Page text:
One word... Moratorium. A solo, on sight ascent of this is mind melting by today's standards, never mind back when he actually sent it. And that's just one route in a long line of both roped and unroped ascents that redefined the envelope of what's actually possible... An utterly awesome rock athelete and pioneer, totally badass, totally rad. 'nuff said. J
The closest comparison in the UK is Second Generation at High Rocks, with pumpy climbing to a crux right at the top at about 40'. And then you have to climb a very gritty version of the crux of Three Pebble Slab to get to the belay. Any ordinary human being facing this having just survived the rest of it would simply burst into tears and jump off.
And this was 1985. Can you imagine what might have happened if he had visited gritstone that year? Soloing Beau Geste would be physically and mentally easier.
In reply to PSmith1000: Talking of legends...
According to a friend of mine(Brian Lockett)was doing some runout 5.7 up in the 'Meadows', out of sight from his belayer he started to hear saxophone music,looking up he saw some guy walking down the 'slab'crux towards him calmly playing his sax!It was Bachar...Fires(first sticky boots) had just come out-he was testing them out apparently.
In reply to petestack: i wouldn't be surprised He took up the saxophone, buying his first instrument after a previous owner threatened to turn it into a bong, and would serenade climbers high on the big granite walls above Camp IV
Interesting timeline of John Bachar's life being assembled on Supertopo.com.
Clint Cummins started this because as he says,
"I constructed this because I felt the obituaries which have appeared so far have focused on his free soloing, to the neglect of his many other climbing achievements."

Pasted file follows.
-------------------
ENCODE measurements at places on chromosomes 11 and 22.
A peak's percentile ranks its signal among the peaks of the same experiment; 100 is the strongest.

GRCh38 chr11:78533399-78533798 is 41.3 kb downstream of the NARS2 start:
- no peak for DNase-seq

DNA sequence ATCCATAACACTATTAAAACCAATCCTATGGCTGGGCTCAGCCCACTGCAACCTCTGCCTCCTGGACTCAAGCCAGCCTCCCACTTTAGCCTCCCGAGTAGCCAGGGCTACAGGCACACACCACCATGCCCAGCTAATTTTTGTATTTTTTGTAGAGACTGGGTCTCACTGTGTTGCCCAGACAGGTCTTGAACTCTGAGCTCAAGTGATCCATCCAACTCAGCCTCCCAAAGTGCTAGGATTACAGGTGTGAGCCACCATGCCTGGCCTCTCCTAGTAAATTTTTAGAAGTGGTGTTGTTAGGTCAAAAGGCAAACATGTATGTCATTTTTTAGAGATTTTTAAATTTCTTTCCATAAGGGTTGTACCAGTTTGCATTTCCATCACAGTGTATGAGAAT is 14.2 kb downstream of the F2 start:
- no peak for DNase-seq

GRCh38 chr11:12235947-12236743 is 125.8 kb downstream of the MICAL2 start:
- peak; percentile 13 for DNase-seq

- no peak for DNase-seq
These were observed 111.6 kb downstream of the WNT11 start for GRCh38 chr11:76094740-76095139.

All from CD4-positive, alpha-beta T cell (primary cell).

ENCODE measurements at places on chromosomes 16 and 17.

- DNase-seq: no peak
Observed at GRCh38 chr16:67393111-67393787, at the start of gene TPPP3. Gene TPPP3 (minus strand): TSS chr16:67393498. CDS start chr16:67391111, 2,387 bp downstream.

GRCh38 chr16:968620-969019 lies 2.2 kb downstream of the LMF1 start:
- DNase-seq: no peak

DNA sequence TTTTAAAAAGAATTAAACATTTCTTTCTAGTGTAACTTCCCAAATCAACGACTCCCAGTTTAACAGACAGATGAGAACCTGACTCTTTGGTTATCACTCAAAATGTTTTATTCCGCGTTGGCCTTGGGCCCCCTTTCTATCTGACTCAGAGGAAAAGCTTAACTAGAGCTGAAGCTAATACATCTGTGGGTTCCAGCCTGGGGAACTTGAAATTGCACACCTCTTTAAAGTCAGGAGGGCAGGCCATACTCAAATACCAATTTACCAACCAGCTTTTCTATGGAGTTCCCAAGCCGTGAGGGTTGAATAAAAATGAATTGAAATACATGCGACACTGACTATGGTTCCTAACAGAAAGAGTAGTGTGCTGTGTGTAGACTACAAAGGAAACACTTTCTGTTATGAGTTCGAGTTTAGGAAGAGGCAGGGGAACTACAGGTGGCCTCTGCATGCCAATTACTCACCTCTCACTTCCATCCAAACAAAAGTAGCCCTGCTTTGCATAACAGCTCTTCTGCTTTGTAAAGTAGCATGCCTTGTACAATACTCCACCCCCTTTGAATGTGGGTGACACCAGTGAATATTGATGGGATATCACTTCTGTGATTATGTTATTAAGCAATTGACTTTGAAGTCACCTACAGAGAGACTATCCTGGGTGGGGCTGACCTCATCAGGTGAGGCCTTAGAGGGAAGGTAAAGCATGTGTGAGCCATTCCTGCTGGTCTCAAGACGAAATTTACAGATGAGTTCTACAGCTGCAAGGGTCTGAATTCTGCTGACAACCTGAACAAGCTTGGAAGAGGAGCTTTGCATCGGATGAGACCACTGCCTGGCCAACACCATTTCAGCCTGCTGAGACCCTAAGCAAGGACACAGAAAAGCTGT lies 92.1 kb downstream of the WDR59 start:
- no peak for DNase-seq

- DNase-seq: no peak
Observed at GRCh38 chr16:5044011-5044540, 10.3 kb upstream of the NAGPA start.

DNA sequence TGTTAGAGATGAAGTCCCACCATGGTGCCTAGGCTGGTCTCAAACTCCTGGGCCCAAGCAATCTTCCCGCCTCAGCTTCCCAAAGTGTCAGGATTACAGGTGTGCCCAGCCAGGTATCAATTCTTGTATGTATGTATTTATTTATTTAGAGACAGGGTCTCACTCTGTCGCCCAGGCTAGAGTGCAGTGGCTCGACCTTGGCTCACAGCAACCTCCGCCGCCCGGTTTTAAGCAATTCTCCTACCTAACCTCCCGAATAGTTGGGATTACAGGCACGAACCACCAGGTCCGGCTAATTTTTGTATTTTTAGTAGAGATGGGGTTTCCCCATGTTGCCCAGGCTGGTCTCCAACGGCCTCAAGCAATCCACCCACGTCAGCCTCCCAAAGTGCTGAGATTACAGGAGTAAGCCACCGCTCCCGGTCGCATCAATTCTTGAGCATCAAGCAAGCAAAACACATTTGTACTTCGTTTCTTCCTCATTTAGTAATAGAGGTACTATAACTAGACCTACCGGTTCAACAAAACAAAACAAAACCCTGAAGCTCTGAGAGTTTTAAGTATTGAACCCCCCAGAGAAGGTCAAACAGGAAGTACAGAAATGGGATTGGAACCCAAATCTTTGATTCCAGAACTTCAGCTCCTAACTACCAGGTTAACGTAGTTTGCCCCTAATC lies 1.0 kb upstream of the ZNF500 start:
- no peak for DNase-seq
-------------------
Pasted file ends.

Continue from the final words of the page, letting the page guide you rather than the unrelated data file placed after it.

1957 - born
1971 - started climbing - Stoney Point - age 14 - bouldered with Bob Kamps
1973? - set record for his high school in the pole vault
1974 - FFA of Black Harlot's Layaway 5.11d (Taquitz) w/ Tobin Sorenson
1974 - FA of Short But Thin 5.11b w/ Tobin Sorenson
1974 - FFA of Rixon's Pinnacle South Face 5.11d w/ Tobin Sorenson
1975 - FFA of Free Blast w/ Kauk, Bridwell, Long, Worrall and Graham
1975 - FFA of Astroman w/ Ron Kauk and John Long
1975 - FFA of Hot Line 5.12a w/ Ron Kauk - first recognized 5.12 in Yosemite
1970s - 5th or 6th ascent of The Shield; 3rd ascent of Tangerine Trip
1975? - free solo of Double Cross 5.8 w/ John Long
1975? - 3rd ascent of Naked Edge 5.11b w/ Tobin Sorenson w/ some falls
1975 - FFA(except for start) of Tips 5.11d A0 w/ Ron Kauk
1976 - dropped out of UCLA after one year - wanted to become the best climber in the world
1976 - FA of Gait of Power 5.11d w/ Ron Kauk
1976? - Colorado bouldering tour with John Long and John Gill
1976 - free solo New Dimensions 5.11a
1976 - elbow tendinitis - unable to climb as hard as before (probably recurred in later years)
1977 - Yosemite plane crash scavenging - bought a car
1977+ - guided in Estes Park CO for Fantasy Ridge
1977 - FFA of D7 on the Diamond onsight w/ Richard Harrison
1978 - FA of Caliente 5.12b - Suicide - possibly the hardest pure face climb in CA at that time